Because I really don’t know how to reconcile all the things I didn’t do, or could have done better with this outcome……

All Those Shoulds

I keep meaning & wanting to post a blog post, but every time I set aside time to write one, I feel like I should be using that time for working on one of the many assignments I have on the go, so then time flies and still no blog post…..so I told myself that tonight I should write one at last…and hoping that I’ll finish it quickly & squeeze some assignment writing in before dinner!

A few days ago it was one of those dates filled with “what if’s” – it was the due date of our first miscarriage, so of course I kept thinking I should have been celebrating someones 3rd birthday. And then I thought to myself, it’s 3 years now, I probably should be getting over it by now, or should stop myself dwelling on it so much. But that is something I find hard…when our miscarriages are the closest things to success we’ve had from going through infertility treatment.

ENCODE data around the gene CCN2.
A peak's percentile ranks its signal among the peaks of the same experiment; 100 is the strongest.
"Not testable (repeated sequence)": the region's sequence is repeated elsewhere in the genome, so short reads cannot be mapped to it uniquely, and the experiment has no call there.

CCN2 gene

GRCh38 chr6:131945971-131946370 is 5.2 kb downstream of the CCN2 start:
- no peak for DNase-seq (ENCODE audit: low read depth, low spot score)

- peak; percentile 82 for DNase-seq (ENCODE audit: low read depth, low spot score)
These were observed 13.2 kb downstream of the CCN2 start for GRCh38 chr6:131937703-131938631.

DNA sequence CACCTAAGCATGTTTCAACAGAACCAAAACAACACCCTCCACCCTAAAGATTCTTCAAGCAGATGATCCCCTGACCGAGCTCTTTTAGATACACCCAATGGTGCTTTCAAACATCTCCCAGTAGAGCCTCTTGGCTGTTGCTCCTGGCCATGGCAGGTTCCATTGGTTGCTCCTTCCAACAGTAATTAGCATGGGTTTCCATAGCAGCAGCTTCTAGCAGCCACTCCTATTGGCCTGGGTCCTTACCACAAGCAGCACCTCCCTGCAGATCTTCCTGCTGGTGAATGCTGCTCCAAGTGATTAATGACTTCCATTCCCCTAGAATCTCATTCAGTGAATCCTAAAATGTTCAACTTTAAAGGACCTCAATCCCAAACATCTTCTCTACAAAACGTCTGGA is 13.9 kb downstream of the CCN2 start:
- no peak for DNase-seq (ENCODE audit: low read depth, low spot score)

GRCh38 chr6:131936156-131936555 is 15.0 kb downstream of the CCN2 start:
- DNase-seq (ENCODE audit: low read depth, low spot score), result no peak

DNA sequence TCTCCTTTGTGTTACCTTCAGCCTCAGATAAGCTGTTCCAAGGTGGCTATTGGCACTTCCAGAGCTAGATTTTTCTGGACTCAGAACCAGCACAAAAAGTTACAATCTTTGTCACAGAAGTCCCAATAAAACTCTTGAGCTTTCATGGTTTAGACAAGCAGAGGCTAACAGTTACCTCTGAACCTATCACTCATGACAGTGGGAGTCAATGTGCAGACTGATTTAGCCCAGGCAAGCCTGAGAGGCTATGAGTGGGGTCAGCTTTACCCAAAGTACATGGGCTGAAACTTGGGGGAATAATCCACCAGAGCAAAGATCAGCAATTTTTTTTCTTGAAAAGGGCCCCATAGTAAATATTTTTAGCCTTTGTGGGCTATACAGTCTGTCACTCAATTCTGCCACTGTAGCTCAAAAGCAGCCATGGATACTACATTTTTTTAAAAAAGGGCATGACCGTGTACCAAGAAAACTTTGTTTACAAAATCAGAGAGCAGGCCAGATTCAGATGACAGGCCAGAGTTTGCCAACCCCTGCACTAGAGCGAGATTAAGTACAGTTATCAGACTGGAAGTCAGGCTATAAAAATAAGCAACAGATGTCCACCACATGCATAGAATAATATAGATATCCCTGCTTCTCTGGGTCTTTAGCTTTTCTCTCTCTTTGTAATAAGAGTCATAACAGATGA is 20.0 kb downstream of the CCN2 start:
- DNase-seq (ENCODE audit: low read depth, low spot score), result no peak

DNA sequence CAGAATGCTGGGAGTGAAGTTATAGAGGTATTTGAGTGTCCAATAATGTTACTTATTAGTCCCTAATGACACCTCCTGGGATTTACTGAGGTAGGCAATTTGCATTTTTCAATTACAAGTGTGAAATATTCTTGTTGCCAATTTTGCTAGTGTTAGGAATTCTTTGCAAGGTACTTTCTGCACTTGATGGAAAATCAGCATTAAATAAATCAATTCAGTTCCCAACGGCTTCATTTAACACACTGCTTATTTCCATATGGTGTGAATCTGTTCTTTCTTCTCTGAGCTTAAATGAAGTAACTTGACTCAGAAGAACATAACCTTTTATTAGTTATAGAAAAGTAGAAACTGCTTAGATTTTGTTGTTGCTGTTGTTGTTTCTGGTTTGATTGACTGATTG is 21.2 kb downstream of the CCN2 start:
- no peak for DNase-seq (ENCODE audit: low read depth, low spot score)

And off and on over the past while, I’ve been thinking about a friend (and friendships in general), the one I mentioned in an earlier post. I haven’t visited her at all since she had her baby, and have barely had any contact with her. I feel like I should have. But then I think, she could contact me, she doesn’t ask how I’m doing (even though she knows our general story), she didn’t pay attention when I said keeping texting & emailing would help us get closer again. I supported her through episodes of depression, and challenges living away over seas etc etc, she should make an effort to support me. And then I think to myself, I should be more compassionate. I should make more of an effort (it’s what I’ve always done). She has a new baby after all, she’ll be busy with all that newborn parenting stuff, she probably doesn’t understand how things are for me, she probably doesn’t know how to be supportive, she probably feels awkward or worried she’ll cause more pain. So if I’m being more compassionate & understanding, then I really should make an effort & reach out to her….